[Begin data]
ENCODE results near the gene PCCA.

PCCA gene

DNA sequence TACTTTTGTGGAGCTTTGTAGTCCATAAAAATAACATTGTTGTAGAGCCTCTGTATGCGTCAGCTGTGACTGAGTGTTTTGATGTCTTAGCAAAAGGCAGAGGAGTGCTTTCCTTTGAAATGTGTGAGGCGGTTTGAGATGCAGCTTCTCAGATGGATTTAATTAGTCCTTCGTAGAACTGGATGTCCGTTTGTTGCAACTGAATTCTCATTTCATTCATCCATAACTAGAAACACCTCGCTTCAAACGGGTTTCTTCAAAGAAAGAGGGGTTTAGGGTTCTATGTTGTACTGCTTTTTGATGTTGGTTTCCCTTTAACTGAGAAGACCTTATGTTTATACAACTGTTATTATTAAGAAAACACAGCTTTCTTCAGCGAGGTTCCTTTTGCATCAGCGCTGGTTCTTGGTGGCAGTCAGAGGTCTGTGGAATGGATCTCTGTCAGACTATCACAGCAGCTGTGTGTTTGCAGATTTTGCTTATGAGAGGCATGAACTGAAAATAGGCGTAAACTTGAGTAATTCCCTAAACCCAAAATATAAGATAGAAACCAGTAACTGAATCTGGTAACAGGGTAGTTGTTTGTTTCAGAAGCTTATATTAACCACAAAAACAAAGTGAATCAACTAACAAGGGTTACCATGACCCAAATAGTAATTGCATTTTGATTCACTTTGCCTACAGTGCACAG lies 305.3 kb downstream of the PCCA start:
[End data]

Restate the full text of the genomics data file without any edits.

ENCODE results near the gene PCCA.

PCCA gene

DNA sequence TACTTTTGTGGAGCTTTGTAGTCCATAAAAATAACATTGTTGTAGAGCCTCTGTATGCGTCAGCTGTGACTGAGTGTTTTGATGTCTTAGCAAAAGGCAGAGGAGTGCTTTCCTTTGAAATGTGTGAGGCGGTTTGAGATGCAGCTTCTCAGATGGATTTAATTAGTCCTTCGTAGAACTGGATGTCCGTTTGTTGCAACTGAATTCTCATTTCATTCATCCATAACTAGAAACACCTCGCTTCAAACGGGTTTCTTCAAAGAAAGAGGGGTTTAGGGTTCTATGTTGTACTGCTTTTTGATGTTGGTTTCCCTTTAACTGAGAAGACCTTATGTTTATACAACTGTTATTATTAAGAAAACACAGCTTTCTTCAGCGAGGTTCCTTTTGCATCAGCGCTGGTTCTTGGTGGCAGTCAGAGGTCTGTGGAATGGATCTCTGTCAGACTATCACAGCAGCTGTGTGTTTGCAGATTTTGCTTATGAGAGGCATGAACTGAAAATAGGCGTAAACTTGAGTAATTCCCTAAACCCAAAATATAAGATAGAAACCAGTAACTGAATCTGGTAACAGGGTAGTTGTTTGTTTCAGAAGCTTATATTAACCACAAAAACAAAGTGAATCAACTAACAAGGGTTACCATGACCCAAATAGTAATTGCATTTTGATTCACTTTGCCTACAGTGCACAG lies 305.3 kb downstream of the PCCA start: